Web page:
From ‘Stolen art pieces paint ugly picture of society’, 10 Sept 2013, ST Forum
(Aw Yang Kang Ming): I WAS disappointed to find out that people would actually steal pieces of an artwork at the Singapore Night Festival (“More words of art go missing”; Sept 2). The installation by artist Karen Mitchell featured 365 wooden panels that were supposed to represent the shared aspirations of everyone.
Why would anyone want to remove an artistic installation that was supposed to inspire people?
Removing the panels is akin to downloading licensed content from the Internet without permission from the author; it is theft and a clear sign of disrespect to the creator. It also showcases the dissolute side of people; what would foreigners think of our society?
Perhaps the 188 panels went missing because they were not affixed onto any permanent structure.
When artist Karen Mitchell made her woodwork installation to be of the interactive sort, she didn’t expect viewers to ‘assimilate’ her work so well that they decided to take them home. Clearly, some people still don’t grasp the concept of street art. When they see others playing with these wooden slabs like how one browses wares at a flea market, but don’t see anyone around collecting money, they assume that it’s a free-for-all jamboree like those cheese samples promoters dish out at NTUC supermarkets.
Respect for the artist is one thing, but taking something that clearly doesn’t belong to you from public space is the fundamental no-no which we were taught as babies. I don’t see any practical use of Karen’s panels anyway, unless they were swiped by parents too cheapskate to buy spelling cue cards for their kids. I would, however, pay her if she could craft a sign for me that says ‘SILENCE’ or maybe ‘TOILET’. If anyone did surrender pieces of her work to her eventually, they deserve a gift panel with the word ‘CHAMPION’ on it.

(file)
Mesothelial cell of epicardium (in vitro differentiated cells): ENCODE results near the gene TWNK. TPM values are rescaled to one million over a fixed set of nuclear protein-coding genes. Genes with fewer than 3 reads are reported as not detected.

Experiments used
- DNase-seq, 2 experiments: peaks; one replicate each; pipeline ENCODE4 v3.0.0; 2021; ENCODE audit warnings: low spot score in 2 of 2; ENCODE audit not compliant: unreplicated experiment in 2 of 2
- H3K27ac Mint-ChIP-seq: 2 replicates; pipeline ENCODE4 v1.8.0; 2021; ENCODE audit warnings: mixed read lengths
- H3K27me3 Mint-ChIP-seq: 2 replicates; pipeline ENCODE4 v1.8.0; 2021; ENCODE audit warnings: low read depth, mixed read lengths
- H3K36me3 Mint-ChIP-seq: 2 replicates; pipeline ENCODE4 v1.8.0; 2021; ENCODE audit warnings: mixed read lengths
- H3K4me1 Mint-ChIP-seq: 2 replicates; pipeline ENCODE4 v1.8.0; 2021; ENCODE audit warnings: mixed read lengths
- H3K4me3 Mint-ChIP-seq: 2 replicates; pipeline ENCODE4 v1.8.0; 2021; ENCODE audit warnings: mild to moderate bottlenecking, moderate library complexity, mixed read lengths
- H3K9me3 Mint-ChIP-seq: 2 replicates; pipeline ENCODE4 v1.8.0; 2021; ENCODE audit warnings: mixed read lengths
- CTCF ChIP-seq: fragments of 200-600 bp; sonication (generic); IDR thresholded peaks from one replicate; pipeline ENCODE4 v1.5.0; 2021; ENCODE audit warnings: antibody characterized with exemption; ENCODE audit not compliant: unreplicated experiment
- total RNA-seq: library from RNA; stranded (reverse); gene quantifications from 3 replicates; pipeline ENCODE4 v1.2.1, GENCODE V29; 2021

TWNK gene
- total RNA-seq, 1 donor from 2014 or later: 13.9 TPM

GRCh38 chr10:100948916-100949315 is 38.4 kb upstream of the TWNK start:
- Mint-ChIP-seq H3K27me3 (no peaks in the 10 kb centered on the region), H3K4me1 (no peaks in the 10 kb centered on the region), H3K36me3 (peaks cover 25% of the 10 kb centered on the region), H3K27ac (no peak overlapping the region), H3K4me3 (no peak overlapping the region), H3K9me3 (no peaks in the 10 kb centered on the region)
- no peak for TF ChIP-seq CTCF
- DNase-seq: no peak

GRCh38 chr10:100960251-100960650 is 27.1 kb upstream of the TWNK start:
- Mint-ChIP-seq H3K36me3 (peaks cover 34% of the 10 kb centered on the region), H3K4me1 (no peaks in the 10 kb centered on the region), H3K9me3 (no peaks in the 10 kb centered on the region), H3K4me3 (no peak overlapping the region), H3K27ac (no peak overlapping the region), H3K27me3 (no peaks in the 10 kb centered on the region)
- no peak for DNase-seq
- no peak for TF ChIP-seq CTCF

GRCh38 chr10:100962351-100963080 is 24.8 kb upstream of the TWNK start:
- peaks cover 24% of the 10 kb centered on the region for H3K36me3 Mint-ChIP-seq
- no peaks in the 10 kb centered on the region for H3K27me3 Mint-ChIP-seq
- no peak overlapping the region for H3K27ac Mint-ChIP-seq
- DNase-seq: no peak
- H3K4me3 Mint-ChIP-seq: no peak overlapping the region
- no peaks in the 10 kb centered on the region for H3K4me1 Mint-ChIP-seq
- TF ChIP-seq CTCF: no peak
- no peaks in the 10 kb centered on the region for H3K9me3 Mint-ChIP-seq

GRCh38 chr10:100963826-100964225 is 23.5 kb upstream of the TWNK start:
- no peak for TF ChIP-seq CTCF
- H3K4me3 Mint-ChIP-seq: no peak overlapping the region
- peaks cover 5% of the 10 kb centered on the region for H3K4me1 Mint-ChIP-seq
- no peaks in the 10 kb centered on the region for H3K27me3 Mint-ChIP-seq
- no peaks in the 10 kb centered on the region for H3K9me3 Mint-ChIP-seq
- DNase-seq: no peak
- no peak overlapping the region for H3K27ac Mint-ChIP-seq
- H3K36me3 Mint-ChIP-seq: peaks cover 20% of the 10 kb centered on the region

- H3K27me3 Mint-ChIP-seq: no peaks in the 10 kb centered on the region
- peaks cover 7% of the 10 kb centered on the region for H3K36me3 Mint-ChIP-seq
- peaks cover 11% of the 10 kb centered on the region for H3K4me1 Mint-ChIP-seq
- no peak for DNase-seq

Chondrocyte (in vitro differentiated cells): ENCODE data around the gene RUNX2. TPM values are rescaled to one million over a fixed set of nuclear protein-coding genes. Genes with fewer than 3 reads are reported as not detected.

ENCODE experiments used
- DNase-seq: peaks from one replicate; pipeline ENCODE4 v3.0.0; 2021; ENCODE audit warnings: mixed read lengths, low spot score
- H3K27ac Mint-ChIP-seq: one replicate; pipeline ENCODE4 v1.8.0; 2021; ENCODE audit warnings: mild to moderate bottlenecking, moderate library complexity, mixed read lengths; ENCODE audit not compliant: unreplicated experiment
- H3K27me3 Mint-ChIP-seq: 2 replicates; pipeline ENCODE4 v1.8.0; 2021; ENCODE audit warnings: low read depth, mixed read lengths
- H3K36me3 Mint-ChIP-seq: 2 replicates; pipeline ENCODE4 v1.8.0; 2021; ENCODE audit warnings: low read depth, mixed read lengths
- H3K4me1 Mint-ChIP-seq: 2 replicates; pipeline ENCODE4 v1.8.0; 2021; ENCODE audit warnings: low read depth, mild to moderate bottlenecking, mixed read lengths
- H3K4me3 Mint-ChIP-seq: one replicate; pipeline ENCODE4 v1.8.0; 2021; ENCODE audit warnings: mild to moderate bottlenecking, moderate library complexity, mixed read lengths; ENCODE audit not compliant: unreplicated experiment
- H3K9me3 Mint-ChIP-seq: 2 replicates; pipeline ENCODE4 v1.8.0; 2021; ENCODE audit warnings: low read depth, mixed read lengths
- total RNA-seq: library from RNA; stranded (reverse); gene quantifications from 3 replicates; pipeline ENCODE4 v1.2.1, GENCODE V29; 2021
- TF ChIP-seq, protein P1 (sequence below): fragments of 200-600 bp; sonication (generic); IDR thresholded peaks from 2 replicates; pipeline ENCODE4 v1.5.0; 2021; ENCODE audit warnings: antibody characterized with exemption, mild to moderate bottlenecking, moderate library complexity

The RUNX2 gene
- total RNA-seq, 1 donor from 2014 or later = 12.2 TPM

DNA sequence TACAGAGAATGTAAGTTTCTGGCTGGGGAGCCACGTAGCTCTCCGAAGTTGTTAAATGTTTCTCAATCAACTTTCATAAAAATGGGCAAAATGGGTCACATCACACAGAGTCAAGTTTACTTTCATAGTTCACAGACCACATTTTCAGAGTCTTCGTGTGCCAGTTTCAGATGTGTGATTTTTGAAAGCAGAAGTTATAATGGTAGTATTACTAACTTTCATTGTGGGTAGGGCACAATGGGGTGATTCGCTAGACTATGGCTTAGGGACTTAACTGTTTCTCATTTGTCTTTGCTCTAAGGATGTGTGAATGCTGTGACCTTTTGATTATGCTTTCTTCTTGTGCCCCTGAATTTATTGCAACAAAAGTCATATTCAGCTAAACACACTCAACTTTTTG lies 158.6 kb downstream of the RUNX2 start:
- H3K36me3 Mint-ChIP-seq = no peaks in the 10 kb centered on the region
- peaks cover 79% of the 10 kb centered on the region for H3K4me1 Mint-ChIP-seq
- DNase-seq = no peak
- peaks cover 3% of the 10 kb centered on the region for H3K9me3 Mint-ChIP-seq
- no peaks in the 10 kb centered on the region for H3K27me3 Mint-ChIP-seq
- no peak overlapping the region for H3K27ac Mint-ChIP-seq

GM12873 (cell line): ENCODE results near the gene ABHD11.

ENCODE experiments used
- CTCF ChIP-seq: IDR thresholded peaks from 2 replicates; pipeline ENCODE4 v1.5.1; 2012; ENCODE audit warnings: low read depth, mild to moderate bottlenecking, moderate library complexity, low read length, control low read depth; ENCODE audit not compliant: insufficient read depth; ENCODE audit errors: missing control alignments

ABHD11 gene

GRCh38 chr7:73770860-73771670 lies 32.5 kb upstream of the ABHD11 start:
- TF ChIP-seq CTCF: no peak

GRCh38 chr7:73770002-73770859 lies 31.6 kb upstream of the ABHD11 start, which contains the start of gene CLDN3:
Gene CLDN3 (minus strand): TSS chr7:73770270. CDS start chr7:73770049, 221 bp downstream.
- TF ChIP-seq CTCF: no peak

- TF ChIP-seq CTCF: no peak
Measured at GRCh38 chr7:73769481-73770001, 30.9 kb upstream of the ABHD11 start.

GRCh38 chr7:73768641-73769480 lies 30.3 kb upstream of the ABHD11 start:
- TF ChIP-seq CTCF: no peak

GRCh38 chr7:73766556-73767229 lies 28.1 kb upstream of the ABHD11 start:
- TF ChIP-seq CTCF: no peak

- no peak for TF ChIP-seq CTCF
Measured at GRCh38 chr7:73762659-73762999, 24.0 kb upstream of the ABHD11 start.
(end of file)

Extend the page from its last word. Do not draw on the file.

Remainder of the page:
The term that describes such ugly behaviour in the local context is ‘itchy fingers’, and Karen isn’t the first artist to suffer from a meddlesome public. A dragon sculpture displayed at a square near Chinatown Complex vanished completely in 2000 (So who stole the dragon? 15 May 2000, ST). In the 2001 Nokia Singapore Art exhibition, Tay Bee Aye’s 179 small fabric cushions shaped as lips gracing the pillars of Suntec City were nicked. Wikipedia explained away the theft by mentioning that her work was ‘too well received’. You could say the same thing if my sculpture of a famous politician built entirely out of gold tooth fillings got amputated overnight, that it was ‘overwhelmingly popular’ with the public. Sure, these petty looters ‘appreciate’ your handiwork. Like how a starving mongrel ‘receives’ a gourmet butcher meat display perhaps.
Even artistic attempts to spruce up our streets by government agencies are not immune from grubby hands. In 2009, STB introduced flower ‘totems’ to brighten up Orchard Road, but decided to move them to Sentosa instead because people were stealing flowers. I wonder if in this instance such anti-social behaviour would have been considered vandalism instead, though you’re more likely to be charged for defacing public property than taking a piece of it with you. Spray-paint over the Cenotaph and you’ll go to jail, but I doubt you’ll be punished the same way if you chisel off a bit of staircase as a souvenir. For a country so paranoid about CCTV surveillance that we have them set up to catch people taking a piss in lifts, we still don’t seem deterred from messing around with someone’s livelihood in broad daylight.
Perhaps Karen, and anyone aspiring to be a street artist in Singapore, could learn from this experience and come up with immovable themes instead of designs that easily come apart encouraging people to ‘interact’ with them like a pack of wolves descending on fallen prey. Otherwise, rig each detachable piece from your work with an electric charge so that people will be conditioned to keep their hands to themselves once and for all.
As the Bee Gees famously sung,
‘It’s only words
And words are all I have
To take your heart away’
In Karen’s case, her WORDS, not the audience’s HEARTS, were the ones swept away.